book review the only genuine jones by alex roddie

Fri, Sep 27, 2013

I’ve recently had a cull of blogs from my reader as most of them were just gear writers with little actual outdoors interest but there are a fair few remaining and one that I like to keep up with is Chris Highcock’s Cairn In The Mist. A while back Chris wrote about a new book coming out, The Only Genuine Jones by Alex Roddie so I made a note to look it up later.

Finally I’ve got round to reading the Kindle version after reading the prequel Crowley’s Rival which sets the scene for the conflict between the two main characters, O.G. Jones and Aleister Crowley. Two well known mountaineers in their day. I thoroughly enjoyed the prequel so I was looking forward to the full story. It’s not necessary to read the prequel to enjoy the full book but it does set the scene and introduces you to Alex’s writing style.

I won’t give away plots and endings and stuff but the book is a cracker. Think Nigel Tranter for the modern reader. History brought to life in a most pleasing way, especially for the mountaineers among us. Something just felt right as I ‘met’ Collie and Raeburn at the hotel in Fort William on their way to a meet on the north face of ‘The Ben’.

Alex’s style brought the scenes to vivid life and I could imagine being there, right then, mingling with the greats. It was then I realised I could really enjoy this book. In fact I actually got really excited when it became evident they’d have to sit out a storm on the summit of The Ben. Not in a modern bivvy or mountain tent. Or even call up the rescue (for this is the 1890s) but dig their way INTO the observatory!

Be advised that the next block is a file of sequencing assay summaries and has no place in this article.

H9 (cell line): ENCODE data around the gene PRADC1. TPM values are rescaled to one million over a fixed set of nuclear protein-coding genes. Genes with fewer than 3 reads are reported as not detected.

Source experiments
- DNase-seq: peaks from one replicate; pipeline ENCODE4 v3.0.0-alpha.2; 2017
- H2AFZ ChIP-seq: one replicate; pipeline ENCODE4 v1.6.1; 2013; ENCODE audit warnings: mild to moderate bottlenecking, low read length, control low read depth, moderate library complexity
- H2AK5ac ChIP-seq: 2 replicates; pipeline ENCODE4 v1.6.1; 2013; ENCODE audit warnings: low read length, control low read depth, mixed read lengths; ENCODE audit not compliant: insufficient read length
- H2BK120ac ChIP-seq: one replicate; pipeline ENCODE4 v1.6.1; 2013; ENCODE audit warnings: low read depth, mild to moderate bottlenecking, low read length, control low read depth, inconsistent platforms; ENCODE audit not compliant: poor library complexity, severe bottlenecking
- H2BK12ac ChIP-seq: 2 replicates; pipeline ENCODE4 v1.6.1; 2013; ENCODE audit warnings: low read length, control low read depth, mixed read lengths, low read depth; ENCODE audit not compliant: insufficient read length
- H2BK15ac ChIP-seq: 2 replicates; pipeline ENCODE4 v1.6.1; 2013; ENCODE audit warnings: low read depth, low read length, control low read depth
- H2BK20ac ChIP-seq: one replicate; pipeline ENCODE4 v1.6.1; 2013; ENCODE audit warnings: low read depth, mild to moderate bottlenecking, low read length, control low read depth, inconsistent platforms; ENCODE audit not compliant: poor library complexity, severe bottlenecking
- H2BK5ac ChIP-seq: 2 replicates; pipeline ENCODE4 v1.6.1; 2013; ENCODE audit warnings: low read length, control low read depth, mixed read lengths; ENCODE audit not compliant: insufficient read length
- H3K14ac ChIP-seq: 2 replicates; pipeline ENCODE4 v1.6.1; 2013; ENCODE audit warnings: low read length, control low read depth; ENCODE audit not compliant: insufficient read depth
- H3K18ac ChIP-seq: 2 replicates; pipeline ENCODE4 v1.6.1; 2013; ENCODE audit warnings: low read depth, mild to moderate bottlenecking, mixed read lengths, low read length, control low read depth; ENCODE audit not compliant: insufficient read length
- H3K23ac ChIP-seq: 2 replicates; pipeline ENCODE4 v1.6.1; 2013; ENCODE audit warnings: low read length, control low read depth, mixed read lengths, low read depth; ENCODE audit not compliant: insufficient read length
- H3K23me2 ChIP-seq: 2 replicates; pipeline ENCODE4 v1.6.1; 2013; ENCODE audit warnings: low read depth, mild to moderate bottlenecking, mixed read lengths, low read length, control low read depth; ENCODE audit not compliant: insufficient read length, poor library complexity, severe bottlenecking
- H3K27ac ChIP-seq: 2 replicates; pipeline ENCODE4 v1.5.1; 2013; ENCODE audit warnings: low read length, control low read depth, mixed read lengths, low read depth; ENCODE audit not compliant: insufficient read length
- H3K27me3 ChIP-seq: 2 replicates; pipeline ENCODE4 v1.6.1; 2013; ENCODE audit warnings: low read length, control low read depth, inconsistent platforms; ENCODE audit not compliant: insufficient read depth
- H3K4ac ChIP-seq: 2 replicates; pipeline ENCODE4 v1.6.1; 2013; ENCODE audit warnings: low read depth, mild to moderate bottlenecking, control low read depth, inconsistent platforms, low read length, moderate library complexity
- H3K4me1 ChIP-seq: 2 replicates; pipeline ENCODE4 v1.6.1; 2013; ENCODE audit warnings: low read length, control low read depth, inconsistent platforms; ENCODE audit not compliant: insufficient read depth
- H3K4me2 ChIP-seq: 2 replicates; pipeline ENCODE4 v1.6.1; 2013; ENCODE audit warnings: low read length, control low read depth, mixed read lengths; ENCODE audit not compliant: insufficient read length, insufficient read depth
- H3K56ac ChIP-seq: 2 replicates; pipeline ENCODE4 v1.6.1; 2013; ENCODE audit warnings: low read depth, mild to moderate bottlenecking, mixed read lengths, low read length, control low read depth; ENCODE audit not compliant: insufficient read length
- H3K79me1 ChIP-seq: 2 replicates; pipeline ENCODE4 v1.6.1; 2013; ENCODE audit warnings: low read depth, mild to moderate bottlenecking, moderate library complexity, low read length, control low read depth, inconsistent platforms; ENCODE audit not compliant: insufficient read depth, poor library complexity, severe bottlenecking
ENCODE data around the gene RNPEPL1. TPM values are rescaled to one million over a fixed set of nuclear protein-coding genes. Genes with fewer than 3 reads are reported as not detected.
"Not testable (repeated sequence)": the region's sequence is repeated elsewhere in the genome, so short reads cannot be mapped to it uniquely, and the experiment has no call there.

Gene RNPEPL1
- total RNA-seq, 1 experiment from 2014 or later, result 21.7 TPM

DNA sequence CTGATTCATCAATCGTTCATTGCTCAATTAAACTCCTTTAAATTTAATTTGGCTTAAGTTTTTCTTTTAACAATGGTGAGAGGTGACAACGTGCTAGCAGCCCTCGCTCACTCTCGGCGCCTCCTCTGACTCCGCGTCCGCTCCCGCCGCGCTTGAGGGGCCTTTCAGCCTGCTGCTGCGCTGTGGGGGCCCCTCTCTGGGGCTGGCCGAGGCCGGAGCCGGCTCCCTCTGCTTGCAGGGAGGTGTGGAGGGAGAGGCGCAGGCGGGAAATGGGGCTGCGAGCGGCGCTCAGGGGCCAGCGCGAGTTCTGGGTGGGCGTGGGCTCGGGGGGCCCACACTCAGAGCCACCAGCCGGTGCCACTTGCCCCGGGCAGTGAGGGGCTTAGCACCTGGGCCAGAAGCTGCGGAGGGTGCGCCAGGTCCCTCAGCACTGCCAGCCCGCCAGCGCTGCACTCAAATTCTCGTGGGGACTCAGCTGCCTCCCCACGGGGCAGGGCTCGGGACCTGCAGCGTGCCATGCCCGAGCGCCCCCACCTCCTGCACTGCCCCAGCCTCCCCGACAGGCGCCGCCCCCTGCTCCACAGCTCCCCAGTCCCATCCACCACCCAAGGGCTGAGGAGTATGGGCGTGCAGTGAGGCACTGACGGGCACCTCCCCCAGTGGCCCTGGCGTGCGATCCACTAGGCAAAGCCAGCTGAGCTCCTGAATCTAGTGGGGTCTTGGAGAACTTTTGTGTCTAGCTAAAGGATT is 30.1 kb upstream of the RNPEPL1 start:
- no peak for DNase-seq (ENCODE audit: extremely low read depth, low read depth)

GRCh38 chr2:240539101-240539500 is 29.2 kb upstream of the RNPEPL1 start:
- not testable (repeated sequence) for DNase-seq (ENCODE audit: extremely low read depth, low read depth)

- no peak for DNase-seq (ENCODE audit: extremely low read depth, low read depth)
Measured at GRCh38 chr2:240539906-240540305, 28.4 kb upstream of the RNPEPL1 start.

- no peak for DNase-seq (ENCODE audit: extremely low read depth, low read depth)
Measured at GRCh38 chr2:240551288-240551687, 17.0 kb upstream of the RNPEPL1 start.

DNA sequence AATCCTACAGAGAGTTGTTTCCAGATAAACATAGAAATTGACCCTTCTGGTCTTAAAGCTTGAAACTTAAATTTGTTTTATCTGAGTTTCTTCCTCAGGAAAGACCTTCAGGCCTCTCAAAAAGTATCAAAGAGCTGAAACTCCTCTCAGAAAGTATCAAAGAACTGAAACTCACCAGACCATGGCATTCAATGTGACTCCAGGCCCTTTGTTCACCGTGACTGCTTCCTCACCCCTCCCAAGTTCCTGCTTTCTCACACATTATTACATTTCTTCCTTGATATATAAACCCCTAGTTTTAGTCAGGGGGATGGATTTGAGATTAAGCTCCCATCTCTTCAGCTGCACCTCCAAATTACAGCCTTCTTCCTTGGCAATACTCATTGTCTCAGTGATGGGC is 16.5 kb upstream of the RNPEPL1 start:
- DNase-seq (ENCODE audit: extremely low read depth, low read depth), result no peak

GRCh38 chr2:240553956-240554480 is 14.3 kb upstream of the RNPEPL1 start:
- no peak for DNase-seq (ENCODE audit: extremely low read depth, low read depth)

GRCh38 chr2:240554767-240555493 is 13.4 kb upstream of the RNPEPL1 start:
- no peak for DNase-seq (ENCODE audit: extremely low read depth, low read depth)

What a brilliant idea to write the observatory into the story. Fantastic descriptions of the inside, even down to the layers of snow against the buried windows (I won’t spoil the surprise!). I could imagine bedding down for a few days well away from the rest of the world.

Of course, being more than a nod to the mountaineering genre, there are fair chunks of the book that describe the climbing action but they’re not in the same vein as the dedicated tomes. Where the original protagonists describe their ascents blow by blow, hold by hold and wound by wound. In the Jones book, the action is condensed into just enough descriptive space to set the scenes but keep the story moving along.

I loved the philosophical side of the book with gems such as:

As with all troubles, the best cure was an encounter with the mountain

and the description of an evening encounter between Jones and his romantic objective in 1890s Glencoe was superb. I could ‘hear’ the lack of traffic! The whole scene left me in a warm glow, with passages such as:

As the sun sank, the light softened. Shadows lengthened on the spur of crag jutting down from Sgorr nam Fianaidh. The Aonach Eagach’s crest caught a golden ray for a few seconds before fading like a blown-out candle.

As Jones contemplates the next day’s possible first ascent we see what he sees from the deserted cart track that snakes through the glen, long before the A82 bites and snarls:

Eveywhere Jones looked, the landscape whispered legends of climbers who had gone before him, and promised a lifetime of adventure for all those who would discover this magical place in the centuries to come. The stories would never come to and end.

The finale is a gripping showdown on the Eiger ‘mordwand’ and as ever, the physical descriptions of the climbers are incredibly vivid, especially in the ice cave where the two main characters are to meet. And yet again Alex’s philosophical style pauses the action for a second or two, to make you think. Wonder:

She wondered if this was what death would be like: an awareness that existed in this place for the rest of time, as her body melted into the mountain and her spririt became part of the creaking and groaning of the Eiger.

I’m throughly glad I read this book. It’s been a long time coming I think. That mix of historical fact and lively imagination coupled with a deeply philosohpical vein that Alex mines superbly. The evening in Glencoe will stay with me for a long time and I’m sure I’ll look on the old place in a new light the next time I’m up on those crags.

Alex has a new book in the offing. Less ‘mountaineeringy’ and more period drama/romantic tale, again set in the Highlands which I’m looking forward to but in the meantime he’s visited O.G. Jones grave and written a poignant piece on his blog.